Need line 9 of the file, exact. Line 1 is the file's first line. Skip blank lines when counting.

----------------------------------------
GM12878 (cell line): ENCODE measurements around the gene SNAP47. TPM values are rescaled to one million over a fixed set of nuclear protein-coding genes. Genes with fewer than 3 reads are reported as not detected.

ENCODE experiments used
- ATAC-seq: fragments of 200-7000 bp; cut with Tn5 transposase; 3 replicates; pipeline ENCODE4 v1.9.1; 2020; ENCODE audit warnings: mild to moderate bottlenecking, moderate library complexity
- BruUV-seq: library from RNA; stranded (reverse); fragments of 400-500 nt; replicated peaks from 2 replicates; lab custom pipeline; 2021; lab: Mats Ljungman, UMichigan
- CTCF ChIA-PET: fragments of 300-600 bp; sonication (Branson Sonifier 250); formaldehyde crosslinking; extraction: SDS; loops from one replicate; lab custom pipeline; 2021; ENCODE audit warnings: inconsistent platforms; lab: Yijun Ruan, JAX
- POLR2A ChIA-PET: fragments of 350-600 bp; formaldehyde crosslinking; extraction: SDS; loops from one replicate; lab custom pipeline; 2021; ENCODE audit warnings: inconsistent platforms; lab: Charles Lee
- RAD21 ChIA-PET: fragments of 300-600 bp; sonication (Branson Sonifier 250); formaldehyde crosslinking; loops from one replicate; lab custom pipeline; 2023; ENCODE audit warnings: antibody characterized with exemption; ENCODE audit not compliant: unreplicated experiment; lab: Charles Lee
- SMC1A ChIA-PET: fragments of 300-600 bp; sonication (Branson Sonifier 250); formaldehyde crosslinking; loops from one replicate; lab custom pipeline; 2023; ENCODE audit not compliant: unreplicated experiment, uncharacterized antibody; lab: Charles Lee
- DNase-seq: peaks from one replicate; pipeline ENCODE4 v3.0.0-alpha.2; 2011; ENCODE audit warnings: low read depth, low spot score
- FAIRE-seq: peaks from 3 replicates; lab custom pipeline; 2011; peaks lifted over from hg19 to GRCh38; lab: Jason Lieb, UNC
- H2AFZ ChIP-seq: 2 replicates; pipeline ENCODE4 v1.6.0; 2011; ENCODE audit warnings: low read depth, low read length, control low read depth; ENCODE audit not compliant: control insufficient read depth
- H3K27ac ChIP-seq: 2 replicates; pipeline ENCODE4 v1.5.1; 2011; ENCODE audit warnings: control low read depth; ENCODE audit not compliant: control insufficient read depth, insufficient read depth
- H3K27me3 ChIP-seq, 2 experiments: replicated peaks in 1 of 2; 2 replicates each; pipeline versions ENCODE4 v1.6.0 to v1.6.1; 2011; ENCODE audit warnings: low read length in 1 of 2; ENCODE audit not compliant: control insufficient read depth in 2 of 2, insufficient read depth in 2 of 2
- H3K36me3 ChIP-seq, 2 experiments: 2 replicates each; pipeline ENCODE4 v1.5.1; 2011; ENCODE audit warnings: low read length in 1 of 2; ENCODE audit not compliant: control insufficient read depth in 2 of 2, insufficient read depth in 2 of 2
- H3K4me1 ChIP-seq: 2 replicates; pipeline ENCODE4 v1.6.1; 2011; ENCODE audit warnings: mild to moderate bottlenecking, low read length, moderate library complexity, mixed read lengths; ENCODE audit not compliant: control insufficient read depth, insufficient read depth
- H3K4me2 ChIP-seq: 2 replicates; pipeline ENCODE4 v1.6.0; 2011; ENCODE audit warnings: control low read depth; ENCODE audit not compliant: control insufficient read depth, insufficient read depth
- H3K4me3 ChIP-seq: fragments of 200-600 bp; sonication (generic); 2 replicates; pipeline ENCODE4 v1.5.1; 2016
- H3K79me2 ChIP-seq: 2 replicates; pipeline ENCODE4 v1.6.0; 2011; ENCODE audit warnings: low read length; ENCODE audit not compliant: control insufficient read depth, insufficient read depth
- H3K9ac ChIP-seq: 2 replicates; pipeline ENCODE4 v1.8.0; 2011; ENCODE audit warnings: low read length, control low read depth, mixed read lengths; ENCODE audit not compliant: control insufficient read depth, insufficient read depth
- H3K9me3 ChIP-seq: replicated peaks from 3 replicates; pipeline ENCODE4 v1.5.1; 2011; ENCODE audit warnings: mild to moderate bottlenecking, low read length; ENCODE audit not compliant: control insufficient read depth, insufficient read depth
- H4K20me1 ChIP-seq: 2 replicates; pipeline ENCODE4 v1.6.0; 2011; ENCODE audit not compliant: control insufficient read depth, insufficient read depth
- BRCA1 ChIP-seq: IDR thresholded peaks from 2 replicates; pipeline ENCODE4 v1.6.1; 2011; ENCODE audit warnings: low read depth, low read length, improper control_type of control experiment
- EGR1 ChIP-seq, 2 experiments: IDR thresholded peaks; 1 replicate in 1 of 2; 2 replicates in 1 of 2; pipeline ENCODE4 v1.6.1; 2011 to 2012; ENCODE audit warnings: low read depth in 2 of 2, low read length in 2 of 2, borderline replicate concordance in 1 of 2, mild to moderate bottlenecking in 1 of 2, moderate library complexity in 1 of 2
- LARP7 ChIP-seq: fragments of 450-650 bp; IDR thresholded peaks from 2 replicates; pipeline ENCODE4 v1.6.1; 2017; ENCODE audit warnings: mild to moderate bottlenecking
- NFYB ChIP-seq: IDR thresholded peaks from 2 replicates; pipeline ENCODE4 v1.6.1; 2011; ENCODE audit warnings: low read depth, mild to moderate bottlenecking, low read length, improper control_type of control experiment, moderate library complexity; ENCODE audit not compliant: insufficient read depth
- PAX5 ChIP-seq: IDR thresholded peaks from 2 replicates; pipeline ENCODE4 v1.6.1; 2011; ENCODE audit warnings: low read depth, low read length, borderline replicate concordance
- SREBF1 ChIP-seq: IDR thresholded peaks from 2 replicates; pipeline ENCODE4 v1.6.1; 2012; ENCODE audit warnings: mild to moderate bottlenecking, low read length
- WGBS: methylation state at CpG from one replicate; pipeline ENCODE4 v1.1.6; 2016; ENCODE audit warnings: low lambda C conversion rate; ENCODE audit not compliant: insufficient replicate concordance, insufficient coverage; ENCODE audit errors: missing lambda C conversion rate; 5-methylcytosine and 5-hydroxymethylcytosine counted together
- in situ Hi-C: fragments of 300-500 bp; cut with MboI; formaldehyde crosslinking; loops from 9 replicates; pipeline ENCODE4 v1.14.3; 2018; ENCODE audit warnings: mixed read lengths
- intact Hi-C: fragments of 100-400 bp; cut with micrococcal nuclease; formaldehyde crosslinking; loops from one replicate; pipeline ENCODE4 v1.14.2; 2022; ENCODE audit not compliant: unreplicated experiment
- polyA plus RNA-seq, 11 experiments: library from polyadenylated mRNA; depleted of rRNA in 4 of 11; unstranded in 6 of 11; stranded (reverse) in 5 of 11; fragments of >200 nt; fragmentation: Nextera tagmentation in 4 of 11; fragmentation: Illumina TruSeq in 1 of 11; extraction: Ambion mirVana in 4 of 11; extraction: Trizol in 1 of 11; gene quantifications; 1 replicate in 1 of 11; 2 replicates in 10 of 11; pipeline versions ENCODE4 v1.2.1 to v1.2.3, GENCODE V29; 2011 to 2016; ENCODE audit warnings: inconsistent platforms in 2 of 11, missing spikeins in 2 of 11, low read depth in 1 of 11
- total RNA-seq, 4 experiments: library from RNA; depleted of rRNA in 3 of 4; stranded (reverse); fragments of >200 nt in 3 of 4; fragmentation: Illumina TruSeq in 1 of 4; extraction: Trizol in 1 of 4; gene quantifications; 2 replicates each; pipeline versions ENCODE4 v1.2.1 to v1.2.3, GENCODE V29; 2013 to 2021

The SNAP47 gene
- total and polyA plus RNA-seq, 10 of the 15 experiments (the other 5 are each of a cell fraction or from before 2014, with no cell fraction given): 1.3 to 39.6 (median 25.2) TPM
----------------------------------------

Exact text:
- DNase-seq: peaks from one replicate; pipeline ENCODE4 v3.0.0-alpha.2; 2011; ENCODE audit warnings: low read depth, low spot score